Here’s a thought: the Toyota Way model suggests a relationship between the technical and social sides of a lean transformation that we intuitively know to be true.

On the left side is continuous improvement or kaizen, and here where most people invest their time, learning, and experimenting with the myriad lean tools available: value stream mapping, 5s, A3, PDCA, standard work, visual management, kanban, heijunkahoshin kanri, etc. These tools can be very effective at making a significant impact on safety, quality, delivery time, throughput, and productivity. However, most people discover that a tools-based approach to lean transformation is impossible to sustain and does not create anything approaching a lasting change for the better of people, teams, or organizations.

It’s really not surprising then that, according to McKinsey, 70% of all organizational improvement initiatives fail. This isn’t surprising considering the very few examples we have outside of Toyota of enterprise-wide lean transformations. There are many reasons why this is, but perhaps one key factor is that most organizations fail to intentionally balance the technical tools side with the social side of Lean. Most people say, “We respect our people. In fact, it is one of our core company values!” I don’t deny that most of us strongly believe in respect for people and that is great. But there is a big difference in believing in something and acting in a way that aligns with that belief.

On the right pillar is respect for people, so what does that really mean and what sort of actions can we take that shows we really practice respect for our people through the way we do our work? It comes down to this: how are we engaging our people? Is the purpose in peoples’ hearts aligned with our organization’s purpose? What specific behaviors are we taking to stand in the other person’s shoes and develop a deep awareness of their point of view? Do we try and try again to see the work from their perspective?

We spend so much effort trying to design perfect work systems and improve business processes focusing on lean tools, while simultaneously failing to connect with people on a level that awakens mutual trust, engagement, effective teamwork, and self-generating accountability (in other words accountability wherein people are intrinsically inspired – people assume accountability because they want to, now because they are being told to, measured, or threatened). A key takeaway from the illustration above is that creating a balance between the technical and social sides of Lean is not just good, it’s fundamental. It is the foundation upon which everything else rests. So, what are you doing in your organization to create this balance?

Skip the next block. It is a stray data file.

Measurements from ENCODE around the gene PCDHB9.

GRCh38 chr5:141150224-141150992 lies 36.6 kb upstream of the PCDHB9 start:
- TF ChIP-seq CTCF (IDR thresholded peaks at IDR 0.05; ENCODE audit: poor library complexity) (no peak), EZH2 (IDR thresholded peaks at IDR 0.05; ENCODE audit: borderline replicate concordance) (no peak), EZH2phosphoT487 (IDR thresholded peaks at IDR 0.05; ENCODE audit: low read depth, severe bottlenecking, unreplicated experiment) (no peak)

The next gemba walk you take, kaizen event you participate in, or daily stand up you attend, or A3 you review, ask yourself two questions:

  1. “What are we doing to show our people how much we care and how much we respect their opinions, ideas, contributions, and potential to transform?”
  2. “Are the actions we are taking to lead with respect fostering the levels of engagement, teamwork, and accountability needed to attain our vision and purpose?”

I recently worked with the Lean Enterprise Institute to create a new workshop, Lead with Respect, to address this very issue. The two-day experience is based on the book, Lead with Respect, a novel of lean practice, by Michael and Freddy Ballé. We developed the workshop with the support and input of Professor Ballé over the course of eight months and uses hands-on exercises to reinforce the specific behaviors of respect for people while applying the technical side of lean – those tools we are all so familiar with. This workshop raises our collective level of awareness of what effective leadership looks like and builds a bridge connecting the tools side of lean to the results and relationships side. Indeed it is only when we create an environment of mutual trust that we can change work habits and sustain high levels of performance.

Note: This version of this blog entry first appeared in the Lean Enterprise Institute’s Lean Post.